The Southwestern Historical Quarterly, Volume 42, July 1938 - April, 1939 Page: 315
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The Grange Movement in Texas, 1873-1900
plan to bring the two under one head.82 The Grangers worked for
an amendment providing that one-third of the available University
fund, which was derived from $600,000 in bonds and 2,000,000
acres of land, should be set aside for the College, and that it be
placed under the direct management of the Board of Directors
of the College instead of remaining under the control of the
Regents of the University." Master Rose in 1886 pointed out to
the Grangers that the experience of all industrial colleges showed
that university control tended to repress the industrial spirit and
that it ultimately destroyed the practical usefulness of any course
in manual training. "The potent classics keep up the spirit of
ancient times, while he who works with his hands is despised as a
serf," he said.84 It was up to the farmers of Texas to say where
the College would stand, he believed.5S In 1887, speaking for the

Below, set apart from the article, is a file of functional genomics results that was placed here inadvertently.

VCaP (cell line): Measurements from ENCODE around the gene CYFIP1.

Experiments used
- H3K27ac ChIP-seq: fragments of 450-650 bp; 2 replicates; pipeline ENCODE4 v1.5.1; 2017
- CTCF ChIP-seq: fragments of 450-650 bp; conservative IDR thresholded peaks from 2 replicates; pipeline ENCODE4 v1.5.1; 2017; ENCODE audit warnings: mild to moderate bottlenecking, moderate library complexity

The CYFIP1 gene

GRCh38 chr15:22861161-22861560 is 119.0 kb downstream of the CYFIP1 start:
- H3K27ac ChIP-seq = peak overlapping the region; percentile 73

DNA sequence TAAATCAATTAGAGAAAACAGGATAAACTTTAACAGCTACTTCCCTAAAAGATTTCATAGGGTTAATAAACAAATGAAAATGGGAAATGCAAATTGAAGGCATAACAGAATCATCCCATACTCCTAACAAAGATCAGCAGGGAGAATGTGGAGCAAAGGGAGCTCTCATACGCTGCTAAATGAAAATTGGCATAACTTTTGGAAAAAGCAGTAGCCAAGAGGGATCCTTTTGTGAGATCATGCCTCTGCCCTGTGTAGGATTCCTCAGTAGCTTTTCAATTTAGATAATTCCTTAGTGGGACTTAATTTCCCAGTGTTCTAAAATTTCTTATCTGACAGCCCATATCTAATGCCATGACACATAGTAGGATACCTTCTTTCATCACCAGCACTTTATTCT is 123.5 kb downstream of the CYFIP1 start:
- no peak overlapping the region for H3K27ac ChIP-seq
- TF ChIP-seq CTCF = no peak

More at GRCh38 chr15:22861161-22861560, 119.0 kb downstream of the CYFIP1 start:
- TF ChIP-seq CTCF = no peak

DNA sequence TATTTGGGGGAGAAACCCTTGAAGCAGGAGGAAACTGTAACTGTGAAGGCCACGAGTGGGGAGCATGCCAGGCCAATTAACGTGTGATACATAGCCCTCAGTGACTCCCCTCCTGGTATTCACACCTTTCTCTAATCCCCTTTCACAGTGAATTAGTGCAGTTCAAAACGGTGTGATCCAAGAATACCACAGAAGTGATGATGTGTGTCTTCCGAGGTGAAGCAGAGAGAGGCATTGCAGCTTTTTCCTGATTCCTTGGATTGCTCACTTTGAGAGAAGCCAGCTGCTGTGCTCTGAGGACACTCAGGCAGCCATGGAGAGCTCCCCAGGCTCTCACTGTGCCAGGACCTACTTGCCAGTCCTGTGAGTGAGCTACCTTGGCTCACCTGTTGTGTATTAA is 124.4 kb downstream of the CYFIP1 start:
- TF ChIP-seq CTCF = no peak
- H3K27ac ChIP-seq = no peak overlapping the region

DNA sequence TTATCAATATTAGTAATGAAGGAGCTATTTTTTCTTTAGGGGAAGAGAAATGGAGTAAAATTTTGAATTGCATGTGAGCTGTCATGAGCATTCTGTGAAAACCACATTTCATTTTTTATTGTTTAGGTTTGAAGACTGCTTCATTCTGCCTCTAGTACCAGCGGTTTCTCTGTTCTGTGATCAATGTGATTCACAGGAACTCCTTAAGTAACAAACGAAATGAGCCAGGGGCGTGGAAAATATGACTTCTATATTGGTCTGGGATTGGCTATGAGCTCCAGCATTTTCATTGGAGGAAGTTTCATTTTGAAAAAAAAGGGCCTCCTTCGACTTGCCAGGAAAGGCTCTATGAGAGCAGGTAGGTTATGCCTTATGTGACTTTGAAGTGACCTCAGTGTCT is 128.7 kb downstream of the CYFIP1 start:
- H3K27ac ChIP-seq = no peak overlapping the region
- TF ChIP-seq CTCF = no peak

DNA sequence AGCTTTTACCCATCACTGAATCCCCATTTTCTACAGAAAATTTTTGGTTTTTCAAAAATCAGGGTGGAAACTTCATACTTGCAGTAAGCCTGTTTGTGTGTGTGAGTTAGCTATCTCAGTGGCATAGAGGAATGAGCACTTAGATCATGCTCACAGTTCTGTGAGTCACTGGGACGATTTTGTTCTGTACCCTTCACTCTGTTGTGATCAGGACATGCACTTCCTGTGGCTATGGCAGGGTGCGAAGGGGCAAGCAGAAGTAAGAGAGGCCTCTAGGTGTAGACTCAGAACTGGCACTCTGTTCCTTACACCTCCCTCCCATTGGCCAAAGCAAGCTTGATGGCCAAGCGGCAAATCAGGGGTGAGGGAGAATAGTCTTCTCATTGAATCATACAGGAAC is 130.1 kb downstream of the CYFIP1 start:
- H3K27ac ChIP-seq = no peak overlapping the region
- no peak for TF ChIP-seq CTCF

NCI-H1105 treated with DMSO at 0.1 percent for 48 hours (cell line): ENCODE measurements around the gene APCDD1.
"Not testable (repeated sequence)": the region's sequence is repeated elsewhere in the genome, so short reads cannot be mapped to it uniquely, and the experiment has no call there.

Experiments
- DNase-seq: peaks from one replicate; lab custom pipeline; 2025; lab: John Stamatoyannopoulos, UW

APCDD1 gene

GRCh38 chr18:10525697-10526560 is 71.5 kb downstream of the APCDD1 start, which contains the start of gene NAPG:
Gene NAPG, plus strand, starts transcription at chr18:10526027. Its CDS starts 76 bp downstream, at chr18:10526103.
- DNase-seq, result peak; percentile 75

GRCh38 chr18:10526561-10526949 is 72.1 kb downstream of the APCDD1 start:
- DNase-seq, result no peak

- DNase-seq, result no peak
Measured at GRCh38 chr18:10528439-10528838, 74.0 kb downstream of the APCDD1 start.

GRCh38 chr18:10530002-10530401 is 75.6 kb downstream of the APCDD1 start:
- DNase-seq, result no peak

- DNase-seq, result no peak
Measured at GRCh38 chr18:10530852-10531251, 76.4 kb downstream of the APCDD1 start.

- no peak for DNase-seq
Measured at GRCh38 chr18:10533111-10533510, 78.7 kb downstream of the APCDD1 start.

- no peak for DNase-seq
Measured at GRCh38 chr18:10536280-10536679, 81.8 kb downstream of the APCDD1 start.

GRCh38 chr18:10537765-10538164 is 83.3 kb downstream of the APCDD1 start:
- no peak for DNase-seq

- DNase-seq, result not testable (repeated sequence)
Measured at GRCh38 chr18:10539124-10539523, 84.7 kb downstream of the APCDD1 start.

Order, he warned Senator C. K. Bell that the Patrons of Husbandry
meant "more than words" when they defined their position on the
question of the relations between the College and the University.86
The Grangers, more vociferous than on any other part of their pro-
gram, were unable in 1887 to put through the Legislature a bill
separating that part of the endowment belonging to the College
from the entire fund. However, they did block the move to place
the College under the Board of Regents of the University. Upon
appointment by Governor L. S. Ross in 1887, Rose became a member
of the Board of Directors of the College, and in 1889 was chosen
president of the Board where he served until 1896.87 Besides
backing the College as long as it was active, the Grange also
endorsed several proposals to establish a girls' industrial schoolW
Although the Grange movement represents the noblest efforts of
the farmers of Texas to better their conditions of life, its lasting
effects were few.
RALPH A. SMITH.
Oklahoma College for Women.
82Rose to H. H. Dinwiddie, October 26, 1883, Rose Letter Book.
83Rose to Governor John Ireland, November 4, 1885, Rose Letter Book;
Proceedings of Texas State Grange, 1887, appendix, pp. 6-8.
84Proceedings of Texas State Grange, 1886, p. 17.
85Proceedings of Texas State Grange, 1886, p. 19
86Rose to Hon. C. K. Bell, February 14, 1887, Rose Letter Book.
87Report of the Agricultural and Mechanical College of Texas, 1888,
B8Proceedings of Texas State Grange, 1890, p. 3.
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Texas State Historical Association. The Southwestern Historical Quarterly, Volume 42, July 1938 - April, 1939, periodical, 1939; Austin, Texas. (texashistory.unt.edu/ark:/67531/metapth101107/m1/343/: accessed October 18, 2017), University of North Texas Libraries, The Portal to Texas History, texashistory.unt.edu; crediting Texas State Historical Association.